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Painting Is Infinite 46 (#SuperBloodMoon) by David Om

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Painting Is Infinite 46 (#SuperBloodMoon)

David Om

81 x 81 cm | 31 x 31 in

Subject: Places/landscapes/interiors
Tags: Night, Mystical, Moon, Space, Moonlit, Existential

Original painting in oil, acrylic and ink on canvas, (including a small figurine standing on the lowest horizontal stretcher) presented in a simple wooden frame.

"In recent years, the term Blood Moon has become popular when referring to total lunar eclipses. When the Earth eclipses a full Moon, the direct sunlight is blocked, but the sun's rays still light up the moon. This light, however, has travelled through the Earth's atmosphere first, and sometimes causes the totally eclipsed Moon to look an ominous blood red. The recent rare occurrence of four blood moons in a row (2014-2015) has been rare and some say prophetic, signifying profound change." 


David Om

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Selected for for Sky Arts Portrait Artist of the Year 2017,
 John Moores Painting Prize 14, Lynn Painter-Stainers 15. Pre-selected for; Royal Society of British Artists 15, BP Portrait Award 15.

David OMs skyscapes and telescopes communicate a huge sense of scale. Observatories ogle upwards like giant eyeballs, and miniature figurines gaze outwards through trompe d'oiel windows - created by the frame that stretches the canvas. Showing us the back of the canvas in this way suggests that the image lies somewhere in the infinite yonder.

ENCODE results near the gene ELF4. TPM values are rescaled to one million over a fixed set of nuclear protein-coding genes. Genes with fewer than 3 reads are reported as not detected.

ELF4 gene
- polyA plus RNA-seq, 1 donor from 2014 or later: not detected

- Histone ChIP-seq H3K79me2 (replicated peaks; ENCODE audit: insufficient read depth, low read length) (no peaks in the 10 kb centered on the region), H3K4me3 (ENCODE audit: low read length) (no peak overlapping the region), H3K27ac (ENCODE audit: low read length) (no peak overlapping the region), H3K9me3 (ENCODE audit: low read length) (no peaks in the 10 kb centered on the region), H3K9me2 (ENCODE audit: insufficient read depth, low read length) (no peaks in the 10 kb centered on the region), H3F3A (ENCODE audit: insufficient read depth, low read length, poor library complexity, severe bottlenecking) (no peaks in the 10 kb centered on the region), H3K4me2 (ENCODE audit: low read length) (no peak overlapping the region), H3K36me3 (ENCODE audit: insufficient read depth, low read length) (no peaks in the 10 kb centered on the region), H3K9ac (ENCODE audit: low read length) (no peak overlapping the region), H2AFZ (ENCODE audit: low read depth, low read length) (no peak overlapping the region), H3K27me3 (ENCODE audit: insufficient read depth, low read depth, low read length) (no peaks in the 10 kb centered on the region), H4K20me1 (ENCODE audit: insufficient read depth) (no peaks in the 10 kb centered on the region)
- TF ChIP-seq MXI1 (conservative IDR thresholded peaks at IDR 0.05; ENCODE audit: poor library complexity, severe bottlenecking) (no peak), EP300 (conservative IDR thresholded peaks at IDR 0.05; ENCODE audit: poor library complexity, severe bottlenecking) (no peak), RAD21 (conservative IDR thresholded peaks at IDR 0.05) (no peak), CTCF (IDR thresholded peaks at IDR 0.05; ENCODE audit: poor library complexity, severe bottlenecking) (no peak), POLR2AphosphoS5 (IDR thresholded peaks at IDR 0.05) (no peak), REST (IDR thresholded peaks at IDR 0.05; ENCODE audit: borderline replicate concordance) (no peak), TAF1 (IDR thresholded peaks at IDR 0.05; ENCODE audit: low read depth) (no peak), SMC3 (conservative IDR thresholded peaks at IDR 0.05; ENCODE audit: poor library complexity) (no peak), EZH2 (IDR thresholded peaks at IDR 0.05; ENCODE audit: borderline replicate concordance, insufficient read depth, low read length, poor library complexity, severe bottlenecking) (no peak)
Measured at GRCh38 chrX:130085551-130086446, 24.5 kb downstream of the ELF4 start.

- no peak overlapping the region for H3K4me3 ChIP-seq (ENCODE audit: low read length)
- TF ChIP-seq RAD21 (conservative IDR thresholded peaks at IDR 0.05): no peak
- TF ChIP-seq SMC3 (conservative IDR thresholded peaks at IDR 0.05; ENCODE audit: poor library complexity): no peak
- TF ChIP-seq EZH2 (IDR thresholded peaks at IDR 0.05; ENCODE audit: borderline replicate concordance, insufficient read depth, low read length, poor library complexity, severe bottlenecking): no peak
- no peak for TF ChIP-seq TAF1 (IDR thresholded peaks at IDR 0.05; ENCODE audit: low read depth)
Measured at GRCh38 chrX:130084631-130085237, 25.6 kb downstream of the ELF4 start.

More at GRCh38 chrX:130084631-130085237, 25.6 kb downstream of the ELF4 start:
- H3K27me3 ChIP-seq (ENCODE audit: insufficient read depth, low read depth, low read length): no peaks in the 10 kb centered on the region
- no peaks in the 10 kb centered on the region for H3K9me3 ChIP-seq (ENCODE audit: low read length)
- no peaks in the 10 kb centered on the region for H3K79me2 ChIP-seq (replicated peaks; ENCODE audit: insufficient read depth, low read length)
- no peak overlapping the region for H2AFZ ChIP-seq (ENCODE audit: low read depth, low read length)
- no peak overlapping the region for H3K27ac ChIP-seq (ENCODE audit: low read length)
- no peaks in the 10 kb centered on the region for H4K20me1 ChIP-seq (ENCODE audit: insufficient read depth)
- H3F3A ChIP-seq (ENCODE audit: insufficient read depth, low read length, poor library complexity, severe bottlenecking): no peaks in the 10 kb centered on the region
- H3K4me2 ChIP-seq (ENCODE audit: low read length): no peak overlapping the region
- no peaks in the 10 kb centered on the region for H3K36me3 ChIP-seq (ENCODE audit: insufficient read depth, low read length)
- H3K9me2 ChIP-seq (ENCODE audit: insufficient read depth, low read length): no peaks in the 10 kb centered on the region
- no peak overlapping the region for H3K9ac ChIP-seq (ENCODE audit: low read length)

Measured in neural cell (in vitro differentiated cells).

There is a sense of dignified Zen-like detachment to much of David OM's work, many of his compositions function through minimalism and juxtaposition clarified through studious and critical practice. At the core of his work oscillates a pure sense of wonder alternating with a cold nihilism. His art often interacts with space science and astronomy whilst incorporating a metaphysical subtext that enables subject matter to assume new (often existential) symbolic meanings.

Astrophysics and figurine art are both subjects that capture the public imagination at present. Brian Cox meets London street artist Slinkachu with these playful reflections on the universe.

More original works by David Om

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